Nikon D5300

With built-in Wi-Fi, this cam­era is bet­ter con­nected than all the oth­ers in the group, and boasts per­for­mance to match

NPhoto - - Test Team -

DX-FOR­MAT SLR Nikon D5300 £505, $745 (body only)

With the cur­rent vogue for the in­ter­con­nect­ed­ness of all things, it’s per­haps sur­pris­ing that the D5300 is the only cam­era in this en­tire group to have built-in Wi-Fi. A free com­pan­ion app for An­droid and iOS smart de­vices en­ables easy shar­ing. Equally unique in this group, the D5300 also has builtin GPS, so you can au­to­mat­i­cally geo­tag your pho­tos. It’s a neat bonus for travel pho­tog­ra­phy. To off­set the ex­tra drain on bat­tery life, there’s also a new, high­er­ca­pac­ity EN-EL14a bat­tery (as used in the D3300).

Fur­ther attractions in­clude a fully ar­tic­u­lated LCD, which is both larger and has a slightly higher res­o­lu­tion than that of the D5200. The 14.2-megapixel im­age sen­sor gets an up­dated EXPEED 4 im­age pro­ces­sor, and there are en­hance­ments for stills and video shoot­ing. For stills, an ex­tra stop in the stan­dard and ex­panded sen­si­tiv­ity ranges reaches ISO12800 and ISO25600 re­spec­tively, and there’s also now the choice of 12-bit or 14bit RAW colour depth. Video is boosted to 1080p with a 50p or 60p frame-rate, com­pared with the D5200’s 25/30p.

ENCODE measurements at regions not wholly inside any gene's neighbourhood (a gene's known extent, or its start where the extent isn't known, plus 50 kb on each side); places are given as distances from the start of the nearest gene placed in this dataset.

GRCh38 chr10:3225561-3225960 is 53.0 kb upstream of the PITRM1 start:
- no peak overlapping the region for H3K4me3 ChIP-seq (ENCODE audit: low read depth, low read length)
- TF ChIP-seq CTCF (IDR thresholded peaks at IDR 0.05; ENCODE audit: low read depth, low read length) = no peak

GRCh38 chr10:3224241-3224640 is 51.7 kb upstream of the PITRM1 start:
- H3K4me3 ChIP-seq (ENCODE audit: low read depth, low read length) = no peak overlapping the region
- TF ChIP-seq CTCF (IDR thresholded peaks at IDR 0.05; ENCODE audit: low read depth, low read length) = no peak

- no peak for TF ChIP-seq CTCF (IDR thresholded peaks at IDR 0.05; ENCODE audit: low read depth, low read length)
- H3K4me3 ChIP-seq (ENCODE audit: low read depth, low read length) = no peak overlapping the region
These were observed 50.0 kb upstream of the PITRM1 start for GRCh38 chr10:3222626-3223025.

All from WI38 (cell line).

Both me­ter­ing and auto white bal­ance tend to be more ac­cu­rate and more con­sis­tent com­pared with the older D3200 and D5200 cam­eras, and even the D7100. The re­moval of the op­ti­cal low-pass fil­ters pays div­i­dends for re­ten­tion of fine de­tail and tex­ture in images, and over­all im­age qual­ity is gor­geous. It’s a great cam­era.

Images look beau­ti­fully nat­u­ral with ac­cu­rate colour and su­perb de­tail

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